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Final Frontier: Our Brain

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Prof. Giuseppe Di Giovanni
Coordinator of the new Malta Neuroscience Network

The human brain is the most complex organ in the known universe. This complexity makes it the last and hardest frontier in medical research. Unraveling the brain’s secrets could change the lives of millions of people of all ages suffering from neurological and psychological conditions, lesions and addictions. Brain diseases can affect anyone.
One in three Maltese people and about one billion people worldwide suffer from some form of condition or disease at some point in their lives. Examples like autism, multiple sclerosis, depression, and dementia are brain disorders that represent the most important challenge to public health in the 21st century. We need to develop new ways to cure these conditions rather than simply treat them.

To find the reasons behind brain disorders needs the collaboration of many different scientific disciplines and clinicians. Researchers also need the participation of patients, families, health workers, and related non-governmental organisations. To encourage this web, I have created the Malta Neuroscience Network with those scientists and clinicians whose shared vision is to solve these issues in the 21st century.

We are currently in a golden age of neuroscience. Now we have a much deeper understanding of the brain’s complexity that has greatly improved human health. Over the last few years, we have made important discoveries like a better understanding of the mechanisms behind human consciousness, the discovery of mirror neurons, and we have created technologies which allow brains and computers to communicate. We have also increased our understanding about the genetic basis behind diseases like autism, schizophrenia, Parkinson’s and Alzheimer’s disease.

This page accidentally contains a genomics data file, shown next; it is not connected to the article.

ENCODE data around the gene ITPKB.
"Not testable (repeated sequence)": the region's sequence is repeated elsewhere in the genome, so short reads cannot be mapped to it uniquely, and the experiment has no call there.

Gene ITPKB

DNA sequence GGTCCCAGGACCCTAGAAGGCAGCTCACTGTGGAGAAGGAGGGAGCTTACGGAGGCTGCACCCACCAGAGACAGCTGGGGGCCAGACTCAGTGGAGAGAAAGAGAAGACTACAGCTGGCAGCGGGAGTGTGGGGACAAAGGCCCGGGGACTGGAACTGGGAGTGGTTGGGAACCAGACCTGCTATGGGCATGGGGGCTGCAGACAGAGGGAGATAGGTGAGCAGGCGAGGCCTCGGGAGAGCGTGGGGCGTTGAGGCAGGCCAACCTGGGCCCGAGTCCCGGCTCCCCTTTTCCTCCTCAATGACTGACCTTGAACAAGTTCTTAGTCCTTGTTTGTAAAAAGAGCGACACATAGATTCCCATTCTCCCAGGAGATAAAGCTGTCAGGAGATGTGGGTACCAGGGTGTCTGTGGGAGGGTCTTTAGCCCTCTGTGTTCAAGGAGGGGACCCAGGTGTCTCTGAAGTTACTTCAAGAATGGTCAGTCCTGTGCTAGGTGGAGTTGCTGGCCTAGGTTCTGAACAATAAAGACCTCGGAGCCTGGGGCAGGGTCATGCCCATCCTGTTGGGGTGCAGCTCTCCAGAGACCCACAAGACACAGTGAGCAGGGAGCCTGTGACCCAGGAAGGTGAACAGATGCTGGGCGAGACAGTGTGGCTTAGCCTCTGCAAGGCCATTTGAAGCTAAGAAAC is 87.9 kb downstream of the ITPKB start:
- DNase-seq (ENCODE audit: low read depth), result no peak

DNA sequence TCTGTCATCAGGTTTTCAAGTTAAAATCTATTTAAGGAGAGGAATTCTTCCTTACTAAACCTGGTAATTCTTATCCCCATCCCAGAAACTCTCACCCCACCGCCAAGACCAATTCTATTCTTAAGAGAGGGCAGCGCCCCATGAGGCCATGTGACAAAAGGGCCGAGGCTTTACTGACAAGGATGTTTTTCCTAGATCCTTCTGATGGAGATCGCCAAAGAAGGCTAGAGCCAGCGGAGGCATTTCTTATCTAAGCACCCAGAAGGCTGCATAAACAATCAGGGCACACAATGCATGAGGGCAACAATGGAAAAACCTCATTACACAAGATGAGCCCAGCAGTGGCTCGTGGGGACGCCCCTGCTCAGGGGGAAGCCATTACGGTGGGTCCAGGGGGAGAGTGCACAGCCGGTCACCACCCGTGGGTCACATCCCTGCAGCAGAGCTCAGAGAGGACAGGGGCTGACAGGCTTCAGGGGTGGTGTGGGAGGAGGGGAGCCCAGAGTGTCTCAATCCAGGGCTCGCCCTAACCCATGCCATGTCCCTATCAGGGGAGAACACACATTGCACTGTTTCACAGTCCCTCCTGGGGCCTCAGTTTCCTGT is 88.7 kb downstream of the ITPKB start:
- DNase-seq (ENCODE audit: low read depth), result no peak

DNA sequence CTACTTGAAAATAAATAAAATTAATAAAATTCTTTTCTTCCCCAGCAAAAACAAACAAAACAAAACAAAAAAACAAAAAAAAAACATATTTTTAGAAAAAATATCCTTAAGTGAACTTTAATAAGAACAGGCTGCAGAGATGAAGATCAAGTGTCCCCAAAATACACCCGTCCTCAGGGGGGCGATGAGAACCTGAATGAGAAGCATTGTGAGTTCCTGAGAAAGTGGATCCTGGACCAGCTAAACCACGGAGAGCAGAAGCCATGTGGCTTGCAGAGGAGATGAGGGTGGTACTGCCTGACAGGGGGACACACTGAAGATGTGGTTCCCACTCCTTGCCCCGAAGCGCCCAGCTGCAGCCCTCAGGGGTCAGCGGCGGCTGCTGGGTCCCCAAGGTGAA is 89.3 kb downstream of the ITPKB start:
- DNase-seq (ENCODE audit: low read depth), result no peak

These advances are promising, but further steps need funds that allow researchers to tranJCV-4999slate these findings into treatments. Basic researchers need to work with clinicians, to ensure that these new discoveries from the lab bench end up on the bedside. This is the only approach that will allow us to understand the brain, protect brain health and benefit patients, their families, and health workers.

These challenges need the strong support of the community (government and society). Global collaboration efforts such as the BRAIN initiative in the USA and the Human Brain Project in Europe have been fundamental in fast tracking discoveries in brain research. Malta is also contributing with many Maltese researchers by publishing high quality research on the brain. This has happened despite the Maltese Government’s small investment in neuroscience research.

A big question in research funding is whether the focus should be on basic research or on research with commercial potential. The answer is logical: both! Unfortunately, Government has blindly decided to exclusively finance research with immediate commercial potential. In truth, one form of research cannot live without the other.

By creating the Malta Neuroscience Network and the University of Malta Research Trust (RIDT) Brain Funding program we want to raise awareness about the brain and what happens when things go wrong. We want the Brain fund to support more excellent and innovative brain research. We hope that the Government of Malta will match private and other donations. The RIDT Brain fund will be the first major investment in brain research ever made in Malta. We want to turn these funds into benefits for the Maltese people and others beyond our shores.

The new Malta Neuroscience Network is a community of researchers (neurologists, psychiatrists, radiologists, biomedical scientists, engineers, psychologists, cognitive researchers, ICT scientists and others). It will launch a Brain Awareness Week (December 1-6, 2015) with prominent neuroscientist Prof. Giacomo Rizzolatti, who discovered mirror neurons and has been nominated for a Nobel Prize in Physiology and Medicine.


Follow Malta Neuroscience on www.facebook.com/GDGNeuroscience and @uomneuroscinet on Twitter

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